It was difficult for Jesus to get away from the crowds, but it was also difficult for Jesus to stay away from the crowds. The people seemed to follow Jesus like paparazzi! And I suppose Jesus could have easily dismissed the crowd and told them that that he wasn’t available at the moment. But that’s not what he did. “When Jesus landed and saw a large crowd, he had compassion on them, because they were like sheep without a shepherd. So he began teaching them many things.” Here’s the verse that provides the common thread in today’s Scripture readings. Jesus didn’t see a crowd of paparazzi. He saw lost sheep who were without the benefit of a faithful spiritual shepherd that would give their souls the refreshment they needed. These others needed spiritual refreshment, too.

When I was on vacation earlier this summer, I stopped in at our church body’s Seminary, which is located close to my parents’ house where we were staying in the Milwaukee area. Our former pastor, Bill Tackmier, is now a professor at the Seminary, and I had a chance to visit with him. As our conversation progressed, he talked a little bit about outreach during his years at St. Mark’s. He said that at one point he looked back at the names of everyone who had become a member of this congregation during his time here, and he noted how they came into contact with us. There were a variety of ways, but two stood out. One way was that people came to us through St. Mark’s school, but the other way was that people came to us through friends or relatives that already belonged to St. Mark’s. In other words, one of you knew someone in your life who might as well have been in that crowd that Jesus viewed with compassion. One of you knew someone who needed the spiritual refreshment that Jesus, the Good Shepherd of the sheep, came to bring. And so you talked about Jesus with them, and you talked about your congregation with them, and you invited them to church, and maybe you tagged along with them to a Bible Information Class where they learned about basic Bible Christianity and not only became members of St. Mark’s but more importantly believers in the Lord Jesus.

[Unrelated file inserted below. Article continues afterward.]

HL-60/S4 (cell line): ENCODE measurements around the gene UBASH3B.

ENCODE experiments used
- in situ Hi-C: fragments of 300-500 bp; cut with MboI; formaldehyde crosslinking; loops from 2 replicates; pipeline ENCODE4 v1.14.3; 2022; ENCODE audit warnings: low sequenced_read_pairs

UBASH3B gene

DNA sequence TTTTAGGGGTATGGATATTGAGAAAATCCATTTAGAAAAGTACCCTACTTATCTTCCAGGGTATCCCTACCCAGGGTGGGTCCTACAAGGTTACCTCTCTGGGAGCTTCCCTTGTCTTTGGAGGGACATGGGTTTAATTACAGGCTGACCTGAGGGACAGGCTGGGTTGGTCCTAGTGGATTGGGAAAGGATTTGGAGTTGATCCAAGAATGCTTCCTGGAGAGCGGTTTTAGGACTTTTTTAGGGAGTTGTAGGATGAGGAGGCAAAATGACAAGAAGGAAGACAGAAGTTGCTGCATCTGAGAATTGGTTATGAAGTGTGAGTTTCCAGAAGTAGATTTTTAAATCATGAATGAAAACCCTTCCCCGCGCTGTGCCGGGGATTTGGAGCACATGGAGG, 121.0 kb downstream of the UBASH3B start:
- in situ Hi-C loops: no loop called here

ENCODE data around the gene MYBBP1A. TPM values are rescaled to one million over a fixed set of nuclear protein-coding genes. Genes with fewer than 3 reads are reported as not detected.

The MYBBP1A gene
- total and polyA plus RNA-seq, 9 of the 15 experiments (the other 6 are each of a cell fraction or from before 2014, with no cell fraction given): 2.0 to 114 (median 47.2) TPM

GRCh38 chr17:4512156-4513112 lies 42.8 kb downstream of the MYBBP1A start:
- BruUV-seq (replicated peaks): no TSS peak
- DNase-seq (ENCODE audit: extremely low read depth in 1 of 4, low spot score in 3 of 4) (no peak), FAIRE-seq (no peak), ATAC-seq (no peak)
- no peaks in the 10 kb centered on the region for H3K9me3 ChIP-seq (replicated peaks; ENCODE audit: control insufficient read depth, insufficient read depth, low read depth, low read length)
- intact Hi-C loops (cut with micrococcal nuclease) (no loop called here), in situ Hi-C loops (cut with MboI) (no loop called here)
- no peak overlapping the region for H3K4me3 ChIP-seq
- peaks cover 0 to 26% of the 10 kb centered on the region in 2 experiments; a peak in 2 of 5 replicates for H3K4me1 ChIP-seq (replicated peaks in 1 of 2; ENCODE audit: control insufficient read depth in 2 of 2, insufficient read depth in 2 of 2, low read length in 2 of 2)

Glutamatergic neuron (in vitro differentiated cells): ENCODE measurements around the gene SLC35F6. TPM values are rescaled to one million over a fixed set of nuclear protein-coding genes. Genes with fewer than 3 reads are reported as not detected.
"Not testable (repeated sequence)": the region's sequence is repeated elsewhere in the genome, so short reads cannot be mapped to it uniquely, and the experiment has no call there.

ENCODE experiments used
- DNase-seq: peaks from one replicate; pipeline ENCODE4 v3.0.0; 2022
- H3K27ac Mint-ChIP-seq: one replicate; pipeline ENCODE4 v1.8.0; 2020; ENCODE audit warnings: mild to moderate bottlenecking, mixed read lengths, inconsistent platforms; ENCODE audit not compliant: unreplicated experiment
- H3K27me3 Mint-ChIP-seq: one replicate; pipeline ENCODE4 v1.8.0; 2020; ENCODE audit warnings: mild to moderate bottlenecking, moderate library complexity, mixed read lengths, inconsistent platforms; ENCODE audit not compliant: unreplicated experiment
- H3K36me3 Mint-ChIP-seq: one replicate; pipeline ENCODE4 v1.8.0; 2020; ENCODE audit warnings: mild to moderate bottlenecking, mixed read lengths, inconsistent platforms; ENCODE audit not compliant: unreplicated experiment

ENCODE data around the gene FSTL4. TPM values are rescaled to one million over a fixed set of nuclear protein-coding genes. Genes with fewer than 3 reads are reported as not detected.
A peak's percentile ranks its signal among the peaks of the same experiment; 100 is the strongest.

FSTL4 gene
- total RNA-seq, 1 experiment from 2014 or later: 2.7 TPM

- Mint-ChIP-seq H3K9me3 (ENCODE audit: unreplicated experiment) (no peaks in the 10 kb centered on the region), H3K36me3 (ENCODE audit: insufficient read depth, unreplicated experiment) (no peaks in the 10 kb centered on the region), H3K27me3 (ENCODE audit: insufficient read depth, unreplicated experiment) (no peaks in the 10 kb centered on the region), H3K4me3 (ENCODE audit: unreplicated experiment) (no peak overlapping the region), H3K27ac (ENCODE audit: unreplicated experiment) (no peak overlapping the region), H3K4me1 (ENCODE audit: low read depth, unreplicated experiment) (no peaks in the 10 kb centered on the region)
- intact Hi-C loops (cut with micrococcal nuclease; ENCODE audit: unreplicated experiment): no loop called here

Sometimes in our circles we talk about our FRAN network. FRAN is an acronym that means friends, relatives, acquaintances, and neighbors. And that’s a good acronym to keep in the back of your mind. Because you know how Jesus has refreshed you with his forgiveness that he won for you on the cross, and you know how Jesus has refreshed you with the certainty that his resurrection means that you are heading for heaven. The Lord Jesus gave you that spiritual refreshment when he brought you to faith, and you know what a difference that makes in your heart. Isn’t that something you want for others? Now that we have received such a gracious gift from our Good Shepherd, how can we not help but view the people in our lives, the people in our FRAN network, with compassion, as sheep who will find refreshment under the care of the Good Shepherd, Jesus?


Many of you know that I was recently diagnosed with sleep apnea. All these years I thought I just wasn’t a morning person. It turns out that I hadn’t been sleeping well. After several weeks of using a CPAP machine to keep me breathing regularly through the night, I have to say that it makes a notable difference. It’s a much better feeling to wake up in the morning feeling refreshed than feeling like you’re ready to go back to bed!

It’s good for your body to be refreshed, but it’s far more important that your soul is refreshed! And if that’s what you’re looking for, then you’ve come to the right place. Forgiven in Christ and freed from guilt, live your life under the Lord’s gospel-refreshment today as you gladly bring the Lord’s refreshment to others. Amen.